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I find it hard to answer the question below. I just don't know how to use the fact that $$\lim_{n\to\infty} \frac{a_n}{n}=2.$$ Maybe with limit arithmetic?

Let $(a_n)$ be a sequence, where $$\lim_{n\to\infty} \frac{a_n}{n}=2$$

Is it correct that $$\lim_{n\to\infty}(a_n-n)=\infty$$

I think it is correct since from limit arithmetic I can get to the conclusion that $$\lim_{n\to\infty}a_n=2\lim_{n\to\infty}n$$

But I just can't prove it.

Thanks.

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  • $\begingroup$ what is $a_n$?? $\endgroup$ – Mastrem Sep 11 '15 at 11:07
  • $\begingroup$ Just a sequence, nothing I know about besides that fact. $\endgroup$ – Alan Sep 11 '15 at 11:08
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    $\begingroup$ Assume that the sequence $(a_n-n)_{n \in \mathbb{N}}$ is bounded and see what you can conclude for $\lim_{n \to \infty} \frac{a_n}{n}$. $\endgroup$ – G. Bach Sep 11 '15 at 11:11
  • $\begingroup$ $\frac{a_n}{n} \to 2 \implies a_n \to 2n \implies a_n - n \to n$. $\endgroup$ – user265328 Sep 11 '15 at 11:13
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Hint: Prove that $\dfrac{a_n}{n} > 1.5$ for all $n$ sufficiently large.

Solution:

Since $\dfrac{a_n}{n} \to 2$, taking $\varepsilon=0.5$, we get that $\dfrac{a_n}{n} > 1.5$ for all $n$ sufficiently large. This implies that $a_n-n> 0.5 n$ for all $n$ sufficiently large and so $a_n -n \to \infty$.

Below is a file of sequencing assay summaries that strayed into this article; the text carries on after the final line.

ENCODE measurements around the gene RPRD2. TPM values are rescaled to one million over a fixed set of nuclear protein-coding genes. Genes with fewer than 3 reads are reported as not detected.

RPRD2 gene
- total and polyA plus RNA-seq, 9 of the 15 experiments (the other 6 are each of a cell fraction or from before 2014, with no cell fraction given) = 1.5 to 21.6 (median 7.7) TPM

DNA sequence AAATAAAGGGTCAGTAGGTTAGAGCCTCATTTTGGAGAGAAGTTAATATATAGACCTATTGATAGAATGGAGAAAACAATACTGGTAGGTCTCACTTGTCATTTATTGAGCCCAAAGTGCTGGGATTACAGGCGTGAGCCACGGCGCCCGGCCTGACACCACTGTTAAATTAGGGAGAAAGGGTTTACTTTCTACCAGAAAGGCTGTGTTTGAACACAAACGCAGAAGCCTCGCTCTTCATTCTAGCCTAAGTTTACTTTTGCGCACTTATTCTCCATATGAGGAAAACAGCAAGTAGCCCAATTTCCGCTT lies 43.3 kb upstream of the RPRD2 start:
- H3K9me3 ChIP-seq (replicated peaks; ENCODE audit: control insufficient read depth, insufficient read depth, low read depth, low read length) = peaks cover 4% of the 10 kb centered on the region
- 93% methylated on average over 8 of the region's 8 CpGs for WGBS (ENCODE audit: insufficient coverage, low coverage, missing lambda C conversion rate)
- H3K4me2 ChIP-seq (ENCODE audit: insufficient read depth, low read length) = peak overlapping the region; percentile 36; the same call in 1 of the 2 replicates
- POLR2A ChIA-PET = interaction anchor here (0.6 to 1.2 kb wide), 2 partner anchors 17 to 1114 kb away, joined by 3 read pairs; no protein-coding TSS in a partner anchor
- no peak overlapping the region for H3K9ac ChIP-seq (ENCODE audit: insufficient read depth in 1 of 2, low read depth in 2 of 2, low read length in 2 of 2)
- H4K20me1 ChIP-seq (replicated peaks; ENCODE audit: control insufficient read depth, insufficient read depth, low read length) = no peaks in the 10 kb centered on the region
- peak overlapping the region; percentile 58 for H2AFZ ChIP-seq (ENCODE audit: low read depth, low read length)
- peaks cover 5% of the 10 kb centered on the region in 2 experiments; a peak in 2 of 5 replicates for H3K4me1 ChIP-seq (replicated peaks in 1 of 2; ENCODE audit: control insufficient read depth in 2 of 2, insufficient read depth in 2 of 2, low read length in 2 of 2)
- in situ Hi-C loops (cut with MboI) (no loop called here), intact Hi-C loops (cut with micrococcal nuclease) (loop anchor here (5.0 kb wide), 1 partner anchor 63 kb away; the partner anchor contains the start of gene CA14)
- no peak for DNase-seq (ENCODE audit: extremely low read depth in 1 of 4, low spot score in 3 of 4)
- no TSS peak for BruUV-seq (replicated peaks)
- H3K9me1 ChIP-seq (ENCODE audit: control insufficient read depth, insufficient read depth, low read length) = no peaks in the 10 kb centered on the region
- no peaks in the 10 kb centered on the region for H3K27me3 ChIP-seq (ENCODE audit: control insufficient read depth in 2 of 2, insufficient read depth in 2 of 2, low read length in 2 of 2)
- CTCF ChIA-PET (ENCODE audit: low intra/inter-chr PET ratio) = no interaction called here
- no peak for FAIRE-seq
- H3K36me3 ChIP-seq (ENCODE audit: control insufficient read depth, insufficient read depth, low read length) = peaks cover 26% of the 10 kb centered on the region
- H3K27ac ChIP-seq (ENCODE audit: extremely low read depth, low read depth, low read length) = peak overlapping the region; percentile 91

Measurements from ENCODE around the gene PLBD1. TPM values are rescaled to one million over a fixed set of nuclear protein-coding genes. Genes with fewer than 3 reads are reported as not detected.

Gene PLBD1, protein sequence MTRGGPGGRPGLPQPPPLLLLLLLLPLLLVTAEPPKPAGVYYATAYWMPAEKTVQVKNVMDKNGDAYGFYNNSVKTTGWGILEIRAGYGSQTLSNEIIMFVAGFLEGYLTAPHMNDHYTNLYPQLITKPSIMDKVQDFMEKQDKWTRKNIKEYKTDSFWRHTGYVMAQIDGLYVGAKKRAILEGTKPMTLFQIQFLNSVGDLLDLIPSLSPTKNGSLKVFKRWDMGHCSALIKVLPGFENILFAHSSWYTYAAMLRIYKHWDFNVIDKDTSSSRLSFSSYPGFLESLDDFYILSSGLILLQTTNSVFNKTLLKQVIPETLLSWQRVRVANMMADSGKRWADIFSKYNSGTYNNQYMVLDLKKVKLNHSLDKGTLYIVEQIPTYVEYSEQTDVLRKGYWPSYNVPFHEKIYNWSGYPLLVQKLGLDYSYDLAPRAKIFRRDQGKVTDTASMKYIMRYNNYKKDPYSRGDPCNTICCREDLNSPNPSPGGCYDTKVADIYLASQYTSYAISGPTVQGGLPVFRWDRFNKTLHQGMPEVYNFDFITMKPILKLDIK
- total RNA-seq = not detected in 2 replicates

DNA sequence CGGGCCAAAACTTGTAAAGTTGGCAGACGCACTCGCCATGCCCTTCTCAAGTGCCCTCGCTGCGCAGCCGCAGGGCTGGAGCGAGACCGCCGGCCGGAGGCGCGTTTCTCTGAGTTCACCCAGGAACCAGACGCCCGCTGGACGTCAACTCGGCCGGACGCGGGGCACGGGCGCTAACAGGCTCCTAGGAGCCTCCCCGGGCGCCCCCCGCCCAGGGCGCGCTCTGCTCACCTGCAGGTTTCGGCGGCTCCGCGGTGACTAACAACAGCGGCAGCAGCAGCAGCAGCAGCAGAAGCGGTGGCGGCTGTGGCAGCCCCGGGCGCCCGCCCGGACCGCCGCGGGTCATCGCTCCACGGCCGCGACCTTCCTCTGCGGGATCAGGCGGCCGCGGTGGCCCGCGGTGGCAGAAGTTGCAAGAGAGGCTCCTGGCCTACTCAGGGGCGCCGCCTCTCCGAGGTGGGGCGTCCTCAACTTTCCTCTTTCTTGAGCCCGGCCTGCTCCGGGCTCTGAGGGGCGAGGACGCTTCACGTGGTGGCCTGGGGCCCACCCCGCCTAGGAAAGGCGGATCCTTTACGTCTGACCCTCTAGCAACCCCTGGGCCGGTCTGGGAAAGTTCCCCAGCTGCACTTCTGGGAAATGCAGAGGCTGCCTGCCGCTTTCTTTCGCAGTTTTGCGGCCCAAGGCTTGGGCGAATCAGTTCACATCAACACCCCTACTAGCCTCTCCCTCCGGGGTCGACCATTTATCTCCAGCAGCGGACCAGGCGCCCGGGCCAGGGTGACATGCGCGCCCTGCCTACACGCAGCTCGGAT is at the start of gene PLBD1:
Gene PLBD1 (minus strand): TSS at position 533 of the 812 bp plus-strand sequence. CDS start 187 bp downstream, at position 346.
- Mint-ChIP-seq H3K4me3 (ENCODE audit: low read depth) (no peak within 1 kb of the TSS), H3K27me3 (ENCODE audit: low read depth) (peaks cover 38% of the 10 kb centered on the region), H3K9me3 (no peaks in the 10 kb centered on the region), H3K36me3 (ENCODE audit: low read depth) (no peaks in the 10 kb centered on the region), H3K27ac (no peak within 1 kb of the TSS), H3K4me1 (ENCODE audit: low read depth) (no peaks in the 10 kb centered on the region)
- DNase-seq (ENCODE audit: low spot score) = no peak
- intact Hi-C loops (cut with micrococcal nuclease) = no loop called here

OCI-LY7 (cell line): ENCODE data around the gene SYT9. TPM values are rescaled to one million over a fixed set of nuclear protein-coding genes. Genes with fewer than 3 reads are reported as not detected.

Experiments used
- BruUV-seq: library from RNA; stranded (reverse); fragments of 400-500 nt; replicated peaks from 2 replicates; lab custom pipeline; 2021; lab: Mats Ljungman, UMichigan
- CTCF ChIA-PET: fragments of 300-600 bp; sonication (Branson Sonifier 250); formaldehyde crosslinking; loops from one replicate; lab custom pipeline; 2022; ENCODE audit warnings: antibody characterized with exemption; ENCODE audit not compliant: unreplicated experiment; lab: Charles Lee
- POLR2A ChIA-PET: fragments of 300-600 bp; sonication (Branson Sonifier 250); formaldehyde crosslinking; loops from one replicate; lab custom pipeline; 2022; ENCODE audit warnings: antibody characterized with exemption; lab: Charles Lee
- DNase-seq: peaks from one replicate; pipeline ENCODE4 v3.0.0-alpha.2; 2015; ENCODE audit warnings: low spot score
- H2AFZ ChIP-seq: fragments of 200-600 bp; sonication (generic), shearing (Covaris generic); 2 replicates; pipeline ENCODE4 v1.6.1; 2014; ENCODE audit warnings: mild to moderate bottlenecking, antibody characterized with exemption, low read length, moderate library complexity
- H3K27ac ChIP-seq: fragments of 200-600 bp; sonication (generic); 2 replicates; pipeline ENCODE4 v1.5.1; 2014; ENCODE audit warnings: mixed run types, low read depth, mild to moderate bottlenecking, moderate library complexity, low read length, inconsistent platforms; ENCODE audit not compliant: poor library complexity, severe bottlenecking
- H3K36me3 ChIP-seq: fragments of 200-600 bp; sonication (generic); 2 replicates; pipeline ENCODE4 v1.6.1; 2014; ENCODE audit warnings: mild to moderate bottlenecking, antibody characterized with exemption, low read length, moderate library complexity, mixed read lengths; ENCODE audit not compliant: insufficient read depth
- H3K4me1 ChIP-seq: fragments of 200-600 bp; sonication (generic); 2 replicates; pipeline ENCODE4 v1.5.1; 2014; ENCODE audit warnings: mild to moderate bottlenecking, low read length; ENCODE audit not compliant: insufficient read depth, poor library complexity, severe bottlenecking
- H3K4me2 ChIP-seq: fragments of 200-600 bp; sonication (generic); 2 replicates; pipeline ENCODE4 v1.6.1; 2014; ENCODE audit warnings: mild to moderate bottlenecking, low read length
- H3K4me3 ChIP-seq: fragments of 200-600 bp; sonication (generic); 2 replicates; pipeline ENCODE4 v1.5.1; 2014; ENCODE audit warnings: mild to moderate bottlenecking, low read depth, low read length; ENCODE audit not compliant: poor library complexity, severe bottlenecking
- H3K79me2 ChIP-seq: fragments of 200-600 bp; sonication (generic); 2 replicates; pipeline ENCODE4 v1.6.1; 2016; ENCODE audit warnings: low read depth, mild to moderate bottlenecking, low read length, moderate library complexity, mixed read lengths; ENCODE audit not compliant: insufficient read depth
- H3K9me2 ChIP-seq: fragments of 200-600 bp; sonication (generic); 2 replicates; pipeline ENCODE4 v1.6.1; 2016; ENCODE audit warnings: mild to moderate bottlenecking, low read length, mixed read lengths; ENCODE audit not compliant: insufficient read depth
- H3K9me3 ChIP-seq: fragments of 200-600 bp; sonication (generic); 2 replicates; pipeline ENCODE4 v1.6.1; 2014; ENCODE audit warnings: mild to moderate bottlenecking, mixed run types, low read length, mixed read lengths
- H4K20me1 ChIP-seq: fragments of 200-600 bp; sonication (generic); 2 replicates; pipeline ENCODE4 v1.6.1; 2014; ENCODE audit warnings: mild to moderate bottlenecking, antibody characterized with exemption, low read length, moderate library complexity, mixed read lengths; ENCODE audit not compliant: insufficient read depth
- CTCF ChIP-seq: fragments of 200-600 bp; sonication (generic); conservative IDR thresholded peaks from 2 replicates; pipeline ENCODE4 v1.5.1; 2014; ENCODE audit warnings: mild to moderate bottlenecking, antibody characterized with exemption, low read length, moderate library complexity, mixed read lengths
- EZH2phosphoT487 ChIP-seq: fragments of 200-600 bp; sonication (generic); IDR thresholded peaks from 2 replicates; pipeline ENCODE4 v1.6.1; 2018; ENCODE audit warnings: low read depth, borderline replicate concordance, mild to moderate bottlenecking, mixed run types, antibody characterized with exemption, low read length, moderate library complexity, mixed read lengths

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$$\lim_{n\to\infty} \frac{a_n}{n}=2$$ then

$$\lim_{n\to\infty} \frac{a_n}{n} - \lim_{n\to\infty} \frac{n}{n}= 1$$

As your function is $${a_n - n}$$ the limit is

$$(\lim_{n\to\infty} \frac{a_n}{n} - \lim_{n\to\infty} \frac{n}{n}) \cdot \lim_{n\to\infty} n = 1 \cdot \lim_{n\to\infty} n = \infty$$

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for $\forall n>N_{\epsilon}: \mid(\frac{a_n}{n}-2)\mid<\epsilon$ which equals to $\mid\frac{a_n-n}{n}-1\mid<\epsilon$, hence $1-\epsilon\leq\frac{a_n-n}{n}\leq1+\epsilon$. As $n>0$ we find $n-n\times\epsilon\leq{a_n-n}\leq n+n\times\epsilon$. A posteriori, choose now $\epsilon<\frac{1}{n^3}$ you will have the desired result as $n\times\epsilon<\frac{1}{n^2}<\epsilon_0$ if $n>\sqrt{\epsilon_0^{-1}}=N_{\epsilon_0}$. Here you are.

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If $\lim\limits_{n\to\infty} \frac{a_n}n=2$ then $$\lim\limits_{n\to\infty} \frac{a_n-n}n=1$$ since $\frac{a_n-n}n = \frac{a_n}n-1$.

From this you get $$\lim\limits_{n\to\infty} (a_n-n) = \lim\limits_{n\to\infty} n\cdot \frac{a_n-n}n = \infty\cdot1=\infty.$$

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First note that $$\lim\limits_{n\to\infty} \frac{a_n}{n}=2$$ Implies that $$\lim\limits_{n\to\infty} \frac{a_n}{2n}=1$$ Which means that $a_n$ and $2n$ are asymptotically equivalent. Therefore $$\lim\limits_{n\to\infty} \left(a_n-n\right)=\lim\limits_{n\to\infty} \left(2n-n\right)$$ $$=\lim\limits_{n\to\infty} n=\infty$$

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$$\because \lim_{n\to\infty}\frac{a_n}{n}-1=\lim_{n\to\infty}\frac{a_n-n}{n}=1$$ $$\therefore a_n-n=O(n) \rightarrow \infty (n\to\infty)$$

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